How do I determine the terminal voltages and currents that will be produced by turning a dc motor at a known angular velocity and a known torque? I know that for a dc motor, the load torque has a linear relationship with speed (negative slope) and with current (positive slope). But these relationships are for when a voltage and current are being applied. Do the same relationships hold when a torque and angular velocity are being applied?
There are four major (electrical) parameters that are used by engineers when selecting a brushed dc motor: The torque constant (Nm/A), the "back-emf" constant (V/(rad/s)), the armature resistance (ohms), and the armature inductance (H). Normally the inductance is low enough that it is ignored. By some fluke of units it turns out that in the SI system the newton-meter/amp is numerically equal to the "back-emf" which is simply the volts/(radian/second) of rotation. When a motor spins it generates a voltage which is called "back-emf". This happens even when you are using the motor to generate torque by applying a voltage. The result is the faster it turns, the less current flows until an equilibrium is reached. More here:
The result is you can estimate the voltage the motor will produce at a given rotational velocity (Volt/(radian/second)). However, the actual output of the motor is going to vary a ridiculous amount so it really can't be depended on. Your best bet is to find an appropriate dc-dc converter that takes the nominal voltage of the motor as the input and outputs your desired voltage.
Also don't forget about the armature resistance that will limit the total power available.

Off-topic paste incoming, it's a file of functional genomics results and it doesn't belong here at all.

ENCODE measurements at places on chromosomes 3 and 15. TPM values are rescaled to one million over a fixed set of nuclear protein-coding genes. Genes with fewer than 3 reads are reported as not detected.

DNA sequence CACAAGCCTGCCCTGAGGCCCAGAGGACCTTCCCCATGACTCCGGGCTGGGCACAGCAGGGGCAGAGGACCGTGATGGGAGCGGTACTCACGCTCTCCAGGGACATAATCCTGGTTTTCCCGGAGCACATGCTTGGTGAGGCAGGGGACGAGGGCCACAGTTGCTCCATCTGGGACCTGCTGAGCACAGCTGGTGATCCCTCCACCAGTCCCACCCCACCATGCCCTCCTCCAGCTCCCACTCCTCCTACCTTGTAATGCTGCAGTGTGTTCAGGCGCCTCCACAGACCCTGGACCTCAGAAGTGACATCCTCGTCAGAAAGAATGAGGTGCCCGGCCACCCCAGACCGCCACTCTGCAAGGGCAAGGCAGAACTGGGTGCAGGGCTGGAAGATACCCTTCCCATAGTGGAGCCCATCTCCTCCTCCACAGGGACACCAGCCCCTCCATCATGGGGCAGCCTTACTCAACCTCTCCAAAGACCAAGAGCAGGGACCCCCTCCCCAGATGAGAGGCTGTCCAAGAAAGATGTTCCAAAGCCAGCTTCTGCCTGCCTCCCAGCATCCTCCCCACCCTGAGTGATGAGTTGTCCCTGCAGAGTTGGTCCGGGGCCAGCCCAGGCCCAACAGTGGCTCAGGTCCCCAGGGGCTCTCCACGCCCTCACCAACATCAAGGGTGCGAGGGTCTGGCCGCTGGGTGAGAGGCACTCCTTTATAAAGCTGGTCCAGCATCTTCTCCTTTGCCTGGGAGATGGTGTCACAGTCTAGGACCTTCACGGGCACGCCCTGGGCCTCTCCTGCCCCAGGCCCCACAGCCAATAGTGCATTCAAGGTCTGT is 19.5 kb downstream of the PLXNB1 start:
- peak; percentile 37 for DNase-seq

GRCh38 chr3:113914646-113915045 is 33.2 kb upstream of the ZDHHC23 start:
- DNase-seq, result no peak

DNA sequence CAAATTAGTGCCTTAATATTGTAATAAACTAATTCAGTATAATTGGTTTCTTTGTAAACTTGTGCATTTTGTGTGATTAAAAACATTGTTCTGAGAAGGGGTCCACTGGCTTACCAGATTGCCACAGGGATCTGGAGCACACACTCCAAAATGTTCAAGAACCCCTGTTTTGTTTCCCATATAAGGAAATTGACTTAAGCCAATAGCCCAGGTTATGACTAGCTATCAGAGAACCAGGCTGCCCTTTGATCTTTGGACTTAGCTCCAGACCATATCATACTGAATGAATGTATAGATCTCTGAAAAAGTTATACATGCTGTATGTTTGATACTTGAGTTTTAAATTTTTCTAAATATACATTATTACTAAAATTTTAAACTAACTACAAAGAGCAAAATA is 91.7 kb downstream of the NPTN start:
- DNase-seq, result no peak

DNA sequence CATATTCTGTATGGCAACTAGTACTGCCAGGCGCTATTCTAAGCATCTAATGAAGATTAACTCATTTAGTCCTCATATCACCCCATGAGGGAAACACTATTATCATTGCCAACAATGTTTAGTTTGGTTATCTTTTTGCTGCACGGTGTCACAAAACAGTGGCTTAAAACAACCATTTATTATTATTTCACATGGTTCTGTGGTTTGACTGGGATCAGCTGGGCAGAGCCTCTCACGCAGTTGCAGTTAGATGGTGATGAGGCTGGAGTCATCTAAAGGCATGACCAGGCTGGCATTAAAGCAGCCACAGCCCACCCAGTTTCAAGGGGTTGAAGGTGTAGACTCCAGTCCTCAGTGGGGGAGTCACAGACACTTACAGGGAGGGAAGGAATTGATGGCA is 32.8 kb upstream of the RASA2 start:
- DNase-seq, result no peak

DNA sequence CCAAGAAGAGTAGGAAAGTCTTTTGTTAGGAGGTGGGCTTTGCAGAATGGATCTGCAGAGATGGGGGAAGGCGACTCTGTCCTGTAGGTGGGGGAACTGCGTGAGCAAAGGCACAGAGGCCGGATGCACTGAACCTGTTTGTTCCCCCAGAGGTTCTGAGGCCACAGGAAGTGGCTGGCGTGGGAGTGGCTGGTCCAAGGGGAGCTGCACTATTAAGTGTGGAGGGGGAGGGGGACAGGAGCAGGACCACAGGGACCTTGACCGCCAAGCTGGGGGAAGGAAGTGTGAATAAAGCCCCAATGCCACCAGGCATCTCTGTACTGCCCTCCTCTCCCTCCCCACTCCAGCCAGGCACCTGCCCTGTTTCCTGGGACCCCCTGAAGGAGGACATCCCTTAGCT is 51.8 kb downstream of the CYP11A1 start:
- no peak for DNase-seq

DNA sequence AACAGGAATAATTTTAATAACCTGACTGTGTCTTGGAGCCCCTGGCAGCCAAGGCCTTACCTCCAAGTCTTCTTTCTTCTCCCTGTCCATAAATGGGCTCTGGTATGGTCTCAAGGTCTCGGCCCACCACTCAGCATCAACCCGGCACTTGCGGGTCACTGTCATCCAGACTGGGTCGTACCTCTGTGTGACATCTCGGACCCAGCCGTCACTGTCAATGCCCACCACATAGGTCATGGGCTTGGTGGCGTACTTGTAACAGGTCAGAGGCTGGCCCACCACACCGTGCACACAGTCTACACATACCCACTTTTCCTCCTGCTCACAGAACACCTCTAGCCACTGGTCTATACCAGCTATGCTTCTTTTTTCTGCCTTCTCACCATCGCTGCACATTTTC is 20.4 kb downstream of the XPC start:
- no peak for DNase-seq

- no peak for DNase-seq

There is theory and there is practice. I have no doubts about Faraday's / Lenz's laws etc. but expecting a formula for every possible set up is asking too much.
I would suggest you go back to first principles, do a few experiments and plot a few graphs. From those results draw your relationships.
Here's the sort of set up I'm thinking of. The motor and the 'generator' would be the same type of device so you should expect what goes in to be similar in magnitude to what comes out.
note: The 'known torque' is a tricky one as the torque will vary with speed (bearing friction and 'windage') together with any current extracted from the generator.
You would start by calibrating the drive motor without the generator attached, measuring voltage, current and speed with 'no load'
You could then repeat this with known loads (torque calculated from applied force to the rotating shaft) so you have the voltage,current,speed and torque characteristics of the driving system.
You should expect that increasing torque on the motor reduces the rotational speed (at a given input voltage) and increases current.
Now you can attach your 'generator'
Start with the output of the generator open circuit and plot the output voltage against input speed. (From the input measurements you can estimate the 'no-load' torque of the generator). This will give you the maximum voltage you can expect at a given speed.
I would expect to see a value of about 1V per 1000 rpm.
Repeat with different electrical load on the generator (Rload) and see what happens as you take power (draw current) from the system.
There are two basic methods, contacting and non-contacting.
Contacting methods usually involve some type of brake or rubbing contact with the rotating shaft with a variable weight or spring system to apply a force.
Non contacting methods either measure the am(you are measuring three variables so you can calculate the torque at any given speed).ount twisting in a drive shaft or have a means of applying force with no physical contact (e.g. magnetic field).